A majority of Black adults have had at least one negative experience with a health care provider, according to a new report. But young Black women are particularly likely to report a harmful interaction during routine health care. 

More than 70% of Black women ages 18 to 49 said they’ve experienced at least one negative interaction with care providers, including dismissal of their pain or having to speak up to get proper care. Young Black women also are most likely to prefer seeing a Black doctor, expressing that health care providers who share their racial background are better at looking out for their best interests and treating them respectfully.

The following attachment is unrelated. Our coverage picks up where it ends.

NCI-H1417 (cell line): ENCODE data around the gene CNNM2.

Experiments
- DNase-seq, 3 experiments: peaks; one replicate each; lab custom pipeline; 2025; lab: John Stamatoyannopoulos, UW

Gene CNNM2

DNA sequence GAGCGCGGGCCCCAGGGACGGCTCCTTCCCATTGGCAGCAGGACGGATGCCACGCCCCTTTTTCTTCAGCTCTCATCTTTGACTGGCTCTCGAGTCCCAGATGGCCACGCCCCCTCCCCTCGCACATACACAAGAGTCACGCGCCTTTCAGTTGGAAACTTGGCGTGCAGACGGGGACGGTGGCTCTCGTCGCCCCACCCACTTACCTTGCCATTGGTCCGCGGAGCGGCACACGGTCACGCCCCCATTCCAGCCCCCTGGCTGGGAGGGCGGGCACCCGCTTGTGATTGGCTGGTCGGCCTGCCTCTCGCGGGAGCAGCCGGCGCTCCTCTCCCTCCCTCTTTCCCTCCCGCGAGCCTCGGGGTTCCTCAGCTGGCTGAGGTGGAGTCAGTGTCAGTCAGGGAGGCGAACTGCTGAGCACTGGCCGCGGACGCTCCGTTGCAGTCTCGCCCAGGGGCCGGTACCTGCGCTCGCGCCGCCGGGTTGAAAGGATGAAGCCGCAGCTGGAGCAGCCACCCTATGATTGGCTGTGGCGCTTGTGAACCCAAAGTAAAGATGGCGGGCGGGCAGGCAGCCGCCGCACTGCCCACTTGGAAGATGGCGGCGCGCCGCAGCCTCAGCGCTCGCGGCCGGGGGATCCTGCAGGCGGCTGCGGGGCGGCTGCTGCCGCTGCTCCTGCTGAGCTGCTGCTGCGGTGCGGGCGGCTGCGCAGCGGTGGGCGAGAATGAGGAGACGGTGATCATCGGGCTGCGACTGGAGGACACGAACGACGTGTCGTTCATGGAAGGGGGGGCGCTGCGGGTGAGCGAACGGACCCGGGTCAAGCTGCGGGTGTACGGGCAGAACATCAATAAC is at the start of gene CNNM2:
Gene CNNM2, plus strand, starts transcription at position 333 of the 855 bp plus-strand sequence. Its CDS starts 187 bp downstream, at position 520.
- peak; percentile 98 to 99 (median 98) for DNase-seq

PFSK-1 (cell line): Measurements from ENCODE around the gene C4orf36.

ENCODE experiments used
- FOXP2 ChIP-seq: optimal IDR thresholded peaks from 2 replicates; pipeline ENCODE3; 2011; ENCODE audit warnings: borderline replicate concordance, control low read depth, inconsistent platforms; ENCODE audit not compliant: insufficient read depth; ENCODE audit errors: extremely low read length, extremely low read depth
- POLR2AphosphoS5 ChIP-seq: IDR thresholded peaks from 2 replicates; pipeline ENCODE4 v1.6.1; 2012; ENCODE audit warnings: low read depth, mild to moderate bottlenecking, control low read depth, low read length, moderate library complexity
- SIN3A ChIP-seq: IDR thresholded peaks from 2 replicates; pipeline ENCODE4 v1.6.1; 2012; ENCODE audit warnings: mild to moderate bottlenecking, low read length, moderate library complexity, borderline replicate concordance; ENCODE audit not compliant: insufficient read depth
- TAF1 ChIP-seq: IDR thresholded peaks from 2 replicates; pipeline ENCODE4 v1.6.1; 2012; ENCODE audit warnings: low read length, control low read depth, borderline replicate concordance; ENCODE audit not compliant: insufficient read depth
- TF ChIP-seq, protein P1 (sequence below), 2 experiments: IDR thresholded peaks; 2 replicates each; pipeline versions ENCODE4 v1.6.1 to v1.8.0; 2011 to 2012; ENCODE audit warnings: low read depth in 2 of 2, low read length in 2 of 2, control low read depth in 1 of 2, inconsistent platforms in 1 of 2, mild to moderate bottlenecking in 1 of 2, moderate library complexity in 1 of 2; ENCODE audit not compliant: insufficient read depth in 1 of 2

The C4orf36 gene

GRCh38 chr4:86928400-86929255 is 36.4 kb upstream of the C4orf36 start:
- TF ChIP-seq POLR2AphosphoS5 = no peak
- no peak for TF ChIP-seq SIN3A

The finding was one of many in a Pew Research Center study that analyzed Black Americans’ perspectives on science, including medicine, health care, STEM education and science-related news. 

Researchers highlighted the nuanced views Black adults hold about scientists and the health care system. Of the more than 14,000 participants, Black adults made up about 3,500 including those who identify as single-race, multiracial, and Hispanic. 

Among Black women, “a lot of patients don’t feel heard,” said Cheryl Clark, an assistant professor of medicine at Harvard Medical School. “They don’t always feel that their symptoms are taken seriously.”

And the impact is dire. Across the United States, Black women are three to four times more likely to die from pregnancy-related complications than white women. Amid the coronavirus pandemic, the crisis has grown. 

“It’s really important to take a look at what young Black women are saying about their caregiving experiences if we want to prevent that mortality,” said Clark, who is a physician at Brigham and Women’s Hospital in Boston.